Conscious Choice cover

From the press release: In this ground-breaking new history of early America, historian Robert Zimmerman not only exposes the lie behind The New York Times 1619 Project that falsely claims slavery is central to the history of the United States, he also provides profound lessons about the nature of human societies, lessons important for Americans today as well as for all future settlers on Mars and elsewhere in space.

 
Conscious Choice: The origins of slavery in America and why it matters today and for our future in outer space, is a riveting page-turning story that documents how slavery slowly became pervasive in the southern British colonies of North America, colonies founded by a people and culture that not only did not allow slavery but in every way were hostile to the practice.  
Conscious Choice does more however. In telling the tragic history of the Virginia colony and the rise of slavery there, Zimmerman lays out the proper path for creating healthy societies in places like the Moon and Mars.

 

“Zimmerman’s ground-breaking history provides every future generation the basic framework for establishing new societies on other worlds. We would be wise to heed what he says.” —Robert Zubrin, founder of founder of the Mars Society.

 

Available everywhere for $3.99 (before discount) at Amazon, Barnes & Noble, and all ebook vendors, or direct from the ebook publisher, ebookit. And if you buy it from ebookit you don't support the big tech companies and I get a bigger cut much sooner.


Congressman Frank Wolf (R-Virginia) has backed down and modified the language he had inserted in the NASA budget bill that would have limited the number of commercial space companies NASA could subsidize.

Good news: Congressman Frank Wolf (R-Virginia) has backed down and modified the language he had inserted in the NASA budget bill that would have limited the number of commercial space companies NASA could subsidize.

From Clark Lindsey:

Rep. Frank Wolf (R-VA) , who is Chairman on the Commerce-Justice-Science subcommittee of the House Appropriations committee, put language into the recent House budget for NASA that requiree NASA to down-select immediately to one primary contractor in the commercial crew program. This would obviously eliminate competition on price and rule out redundancy in case one system is grounded. He has now relented and is willing to allow for “2.5 (two full and one partial) CCiCAP awards”.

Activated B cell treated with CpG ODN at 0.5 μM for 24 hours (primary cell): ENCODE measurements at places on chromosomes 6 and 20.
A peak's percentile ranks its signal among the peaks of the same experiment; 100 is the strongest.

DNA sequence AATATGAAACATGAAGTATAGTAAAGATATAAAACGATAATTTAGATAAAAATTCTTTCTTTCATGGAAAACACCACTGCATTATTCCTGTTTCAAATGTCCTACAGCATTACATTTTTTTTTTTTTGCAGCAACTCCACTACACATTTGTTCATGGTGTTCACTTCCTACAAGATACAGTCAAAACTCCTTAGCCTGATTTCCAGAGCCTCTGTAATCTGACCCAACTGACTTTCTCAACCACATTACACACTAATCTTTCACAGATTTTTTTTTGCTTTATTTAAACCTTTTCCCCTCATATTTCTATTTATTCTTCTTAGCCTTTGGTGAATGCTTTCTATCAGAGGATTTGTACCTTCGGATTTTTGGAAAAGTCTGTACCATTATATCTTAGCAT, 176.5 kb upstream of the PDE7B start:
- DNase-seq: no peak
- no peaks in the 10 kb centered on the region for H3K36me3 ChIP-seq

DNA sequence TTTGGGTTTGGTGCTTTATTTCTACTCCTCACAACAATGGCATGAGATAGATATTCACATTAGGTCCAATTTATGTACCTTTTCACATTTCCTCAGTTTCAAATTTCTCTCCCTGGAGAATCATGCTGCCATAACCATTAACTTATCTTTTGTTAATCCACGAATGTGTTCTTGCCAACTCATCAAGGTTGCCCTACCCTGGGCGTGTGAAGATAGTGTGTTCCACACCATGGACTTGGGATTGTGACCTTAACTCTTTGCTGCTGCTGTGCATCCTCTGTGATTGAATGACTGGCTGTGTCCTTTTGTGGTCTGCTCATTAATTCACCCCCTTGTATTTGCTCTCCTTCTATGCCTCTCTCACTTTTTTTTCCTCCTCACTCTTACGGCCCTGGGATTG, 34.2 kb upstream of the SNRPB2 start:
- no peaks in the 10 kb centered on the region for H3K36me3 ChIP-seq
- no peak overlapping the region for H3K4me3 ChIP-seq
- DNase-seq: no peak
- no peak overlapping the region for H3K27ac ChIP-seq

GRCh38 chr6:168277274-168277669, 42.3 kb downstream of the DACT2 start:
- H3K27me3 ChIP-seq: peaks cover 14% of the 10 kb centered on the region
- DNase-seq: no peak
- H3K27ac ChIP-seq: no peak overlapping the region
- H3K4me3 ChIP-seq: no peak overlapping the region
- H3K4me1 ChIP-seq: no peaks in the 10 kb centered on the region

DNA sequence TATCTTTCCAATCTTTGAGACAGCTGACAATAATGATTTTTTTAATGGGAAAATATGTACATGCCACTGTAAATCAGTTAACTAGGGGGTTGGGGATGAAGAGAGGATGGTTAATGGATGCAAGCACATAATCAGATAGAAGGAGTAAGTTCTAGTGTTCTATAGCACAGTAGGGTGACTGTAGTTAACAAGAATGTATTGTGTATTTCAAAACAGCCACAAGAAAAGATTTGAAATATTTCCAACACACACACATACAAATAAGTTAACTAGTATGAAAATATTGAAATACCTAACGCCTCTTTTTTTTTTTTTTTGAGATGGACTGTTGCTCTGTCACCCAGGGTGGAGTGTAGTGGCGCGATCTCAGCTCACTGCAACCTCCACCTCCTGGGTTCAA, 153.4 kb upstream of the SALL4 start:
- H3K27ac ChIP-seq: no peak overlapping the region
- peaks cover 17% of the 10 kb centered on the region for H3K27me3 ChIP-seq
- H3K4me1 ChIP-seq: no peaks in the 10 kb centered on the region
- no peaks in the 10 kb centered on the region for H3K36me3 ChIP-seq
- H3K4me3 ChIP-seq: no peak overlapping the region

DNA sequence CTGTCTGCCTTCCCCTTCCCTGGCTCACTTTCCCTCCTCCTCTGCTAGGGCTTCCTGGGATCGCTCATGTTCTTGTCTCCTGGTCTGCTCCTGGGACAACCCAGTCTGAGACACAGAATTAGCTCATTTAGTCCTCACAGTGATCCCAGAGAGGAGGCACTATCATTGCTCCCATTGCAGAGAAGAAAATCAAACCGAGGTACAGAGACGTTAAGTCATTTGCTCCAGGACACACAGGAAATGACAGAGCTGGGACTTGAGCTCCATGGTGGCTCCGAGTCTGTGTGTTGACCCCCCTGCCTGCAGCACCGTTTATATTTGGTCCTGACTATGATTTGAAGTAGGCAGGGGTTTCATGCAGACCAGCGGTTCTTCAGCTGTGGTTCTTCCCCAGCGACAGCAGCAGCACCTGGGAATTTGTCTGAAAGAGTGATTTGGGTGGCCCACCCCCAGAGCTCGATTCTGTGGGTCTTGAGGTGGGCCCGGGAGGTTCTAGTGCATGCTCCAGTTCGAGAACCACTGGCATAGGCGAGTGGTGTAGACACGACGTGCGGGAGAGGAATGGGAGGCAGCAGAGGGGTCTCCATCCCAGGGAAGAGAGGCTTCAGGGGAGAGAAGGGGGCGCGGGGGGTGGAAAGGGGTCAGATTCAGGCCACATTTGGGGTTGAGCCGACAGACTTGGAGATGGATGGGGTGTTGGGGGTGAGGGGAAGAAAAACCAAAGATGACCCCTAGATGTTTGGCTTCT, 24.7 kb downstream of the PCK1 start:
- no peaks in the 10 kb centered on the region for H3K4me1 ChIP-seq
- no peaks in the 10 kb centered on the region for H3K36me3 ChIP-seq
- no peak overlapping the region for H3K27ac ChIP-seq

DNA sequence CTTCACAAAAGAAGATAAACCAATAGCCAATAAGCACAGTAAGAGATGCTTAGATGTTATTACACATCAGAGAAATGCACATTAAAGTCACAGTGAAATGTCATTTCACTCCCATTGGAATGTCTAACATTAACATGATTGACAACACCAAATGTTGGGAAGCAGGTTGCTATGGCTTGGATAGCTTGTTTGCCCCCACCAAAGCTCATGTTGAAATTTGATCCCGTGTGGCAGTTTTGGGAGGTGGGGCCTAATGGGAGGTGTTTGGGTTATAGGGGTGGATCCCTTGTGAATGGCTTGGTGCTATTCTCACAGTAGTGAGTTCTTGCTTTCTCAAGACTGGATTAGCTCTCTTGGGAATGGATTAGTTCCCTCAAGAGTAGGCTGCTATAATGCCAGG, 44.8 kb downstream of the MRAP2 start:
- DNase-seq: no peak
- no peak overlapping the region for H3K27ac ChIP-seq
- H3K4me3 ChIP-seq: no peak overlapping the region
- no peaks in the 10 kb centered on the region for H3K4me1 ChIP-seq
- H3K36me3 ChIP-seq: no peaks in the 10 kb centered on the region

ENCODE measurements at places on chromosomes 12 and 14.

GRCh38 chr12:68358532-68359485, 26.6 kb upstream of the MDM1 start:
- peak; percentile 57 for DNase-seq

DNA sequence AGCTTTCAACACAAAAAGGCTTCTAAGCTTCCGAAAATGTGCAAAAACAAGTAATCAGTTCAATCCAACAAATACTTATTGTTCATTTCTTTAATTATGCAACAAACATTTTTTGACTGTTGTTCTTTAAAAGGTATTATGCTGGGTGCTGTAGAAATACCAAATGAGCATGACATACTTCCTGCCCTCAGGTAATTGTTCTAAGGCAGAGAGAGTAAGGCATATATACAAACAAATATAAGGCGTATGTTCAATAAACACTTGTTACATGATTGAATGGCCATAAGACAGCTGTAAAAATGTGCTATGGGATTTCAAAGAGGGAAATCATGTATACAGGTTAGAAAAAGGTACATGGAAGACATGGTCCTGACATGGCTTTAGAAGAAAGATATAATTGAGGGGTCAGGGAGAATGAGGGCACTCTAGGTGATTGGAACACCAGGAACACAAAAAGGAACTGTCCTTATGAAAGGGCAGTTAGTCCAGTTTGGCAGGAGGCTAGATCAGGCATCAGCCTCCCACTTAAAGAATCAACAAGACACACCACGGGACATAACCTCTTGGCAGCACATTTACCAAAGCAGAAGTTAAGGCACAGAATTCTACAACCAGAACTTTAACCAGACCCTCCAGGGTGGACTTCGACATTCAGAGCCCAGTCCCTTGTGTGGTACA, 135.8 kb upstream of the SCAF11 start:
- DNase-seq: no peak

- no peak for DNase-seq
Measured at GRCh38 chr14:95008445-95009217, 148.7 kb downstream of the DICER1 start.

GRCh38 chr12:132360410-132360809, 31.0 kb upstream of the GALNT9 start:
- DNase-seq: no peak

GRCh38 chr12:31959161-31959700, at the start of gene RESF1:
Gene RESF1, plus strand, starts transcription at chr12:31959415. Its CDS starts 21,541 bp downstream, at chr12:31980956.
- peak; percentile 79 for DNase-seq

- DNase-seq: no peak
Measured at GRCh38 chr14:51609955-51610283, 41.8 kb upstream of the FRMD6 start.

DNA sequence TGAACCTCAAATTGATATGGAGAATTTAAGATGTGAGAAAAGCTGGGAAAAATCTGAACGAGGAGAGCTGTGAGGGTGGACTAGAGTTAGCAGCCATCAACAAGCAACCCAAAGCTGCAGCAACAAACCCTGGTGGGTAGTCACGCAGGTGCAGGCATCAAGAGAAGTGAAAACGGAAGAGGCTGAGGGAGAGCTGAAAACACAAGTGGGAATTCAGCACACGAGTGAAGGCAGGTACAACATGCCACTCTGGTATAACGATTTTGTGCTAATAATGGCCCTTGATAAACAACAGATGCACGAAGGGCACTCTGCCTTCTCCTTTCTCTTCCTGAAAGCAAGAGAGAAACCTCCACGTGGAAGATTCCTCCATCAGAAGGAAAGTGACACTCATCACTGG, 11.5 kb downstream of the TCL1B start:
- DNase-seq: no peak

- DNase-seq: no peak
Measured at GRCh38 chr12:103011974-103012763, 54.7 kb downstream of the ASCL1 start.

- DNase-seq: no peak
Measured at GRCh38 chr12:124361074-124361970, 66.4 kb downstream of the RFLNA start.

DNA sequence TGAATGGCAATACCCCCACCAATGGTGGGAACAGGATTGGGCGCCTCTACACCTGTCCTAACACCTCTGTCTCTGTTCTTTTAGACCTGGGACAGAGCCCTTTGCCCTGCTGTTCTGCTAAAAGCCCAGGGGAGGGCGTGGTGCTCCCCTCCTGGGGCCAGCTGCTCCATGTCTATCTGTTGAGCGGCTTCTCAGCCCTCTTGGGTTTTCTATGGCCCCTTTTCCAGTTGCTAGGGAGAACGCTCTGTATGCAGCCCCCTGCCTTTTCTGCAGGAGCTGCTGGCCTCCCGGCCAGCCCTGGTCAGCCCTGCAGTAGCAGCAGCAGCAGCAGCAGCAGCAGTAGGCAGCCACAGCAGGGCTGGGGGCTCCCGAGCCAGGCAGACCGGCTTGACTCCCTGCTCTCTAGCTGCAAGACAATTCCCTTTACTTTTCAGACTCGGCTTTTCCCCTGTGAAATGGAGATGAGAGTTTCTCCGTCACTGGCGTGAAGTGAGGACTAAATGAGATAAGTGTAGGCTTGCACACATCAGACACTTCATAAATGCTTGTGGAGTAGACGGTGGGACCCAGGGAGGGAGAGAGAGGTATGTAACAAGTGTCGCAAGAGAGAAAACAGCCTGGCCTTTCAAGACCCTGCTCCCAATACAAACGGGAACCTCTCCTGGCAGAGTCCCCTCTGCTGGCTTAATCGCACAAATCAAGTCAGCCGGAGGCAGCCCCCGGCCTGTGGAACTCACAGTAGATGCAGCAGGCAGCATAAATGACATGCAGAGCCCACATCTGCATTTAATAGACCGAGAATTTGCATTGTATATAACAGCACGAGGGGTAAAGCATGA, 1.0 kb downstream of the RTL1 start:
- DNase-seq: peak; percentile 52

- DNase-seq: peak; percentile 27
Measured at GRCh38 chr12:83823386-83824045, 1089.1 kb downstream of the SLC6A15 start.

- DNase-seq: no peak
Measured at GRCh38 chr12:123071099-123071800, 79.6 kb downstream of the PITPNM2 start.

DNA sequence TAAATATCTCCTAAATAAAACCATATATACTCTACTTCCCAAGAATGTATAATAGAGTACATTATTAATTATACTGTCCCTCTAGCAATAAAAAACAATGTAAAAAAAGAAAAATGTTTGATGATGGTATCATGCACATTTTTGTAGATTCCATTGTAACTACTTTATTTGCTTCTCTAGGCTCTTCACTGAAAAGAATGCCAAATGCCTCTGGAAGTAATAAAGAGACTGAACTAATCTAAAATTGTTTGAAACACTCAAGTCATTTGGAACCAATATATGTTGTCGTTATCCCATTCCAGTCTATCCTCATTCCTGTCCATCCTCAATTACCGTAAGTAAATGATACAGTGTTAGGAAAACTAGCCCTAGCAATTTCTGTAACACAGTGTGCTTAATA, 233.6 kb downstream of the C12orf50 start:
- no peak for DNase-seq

As I wrote earlier, the success of Dragon is putting strong political pressure on Congress to support the independent commercial space companies over the NASA-built and very expensive Space Launch System (SLS) that Congress had mandated. Expect to see more elected officials back down in the coming year, with the eventually elimination of SLS from the budget.

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5 comments

  • Joe

    As I understand it the Administration’s intent was originally to select at least 2 competitors (that is the number could be anywhere from 2 to infinity – most likely continuing with 4).

    That assumed that the Commercial Crew budget would be $830 Million. By the agreement apparently reached the budget will be somewhere between the $500 Million House figure and the $525 Million Senate figure (60% to 63% of the originally requested amount).

    The intent of Wolf’s original proposal was to bring the number of competitors into line with the available funds. Interestingly 61.5% (the median of the above percentage range) of 4 is 2.46 (rounded up to 2.5).

    You can call that Wolf backing down if it makes you feel good. But in reality it looks a lot more like a compromise with the Administration doing most of the compromising.

  • Patrick

    Nasa, aka, the federal government should not be subsidizing anything.

    They should just use the cheapest, best available private contractor for the service they need at the time.

  • Kelly Starks

    Also sounds like it will starve CCDev developers out of having anything to compete with for the award.

  • Kelly Starks

    That would whip out all the CCDev bidders besides Boeing.

  • Chris Kirkendall

    Kelly, can you elaborate a bit on your two comments – I didn’t quite get what you’re saying here. Not questioning it all, just not sure I understand it – thanks…

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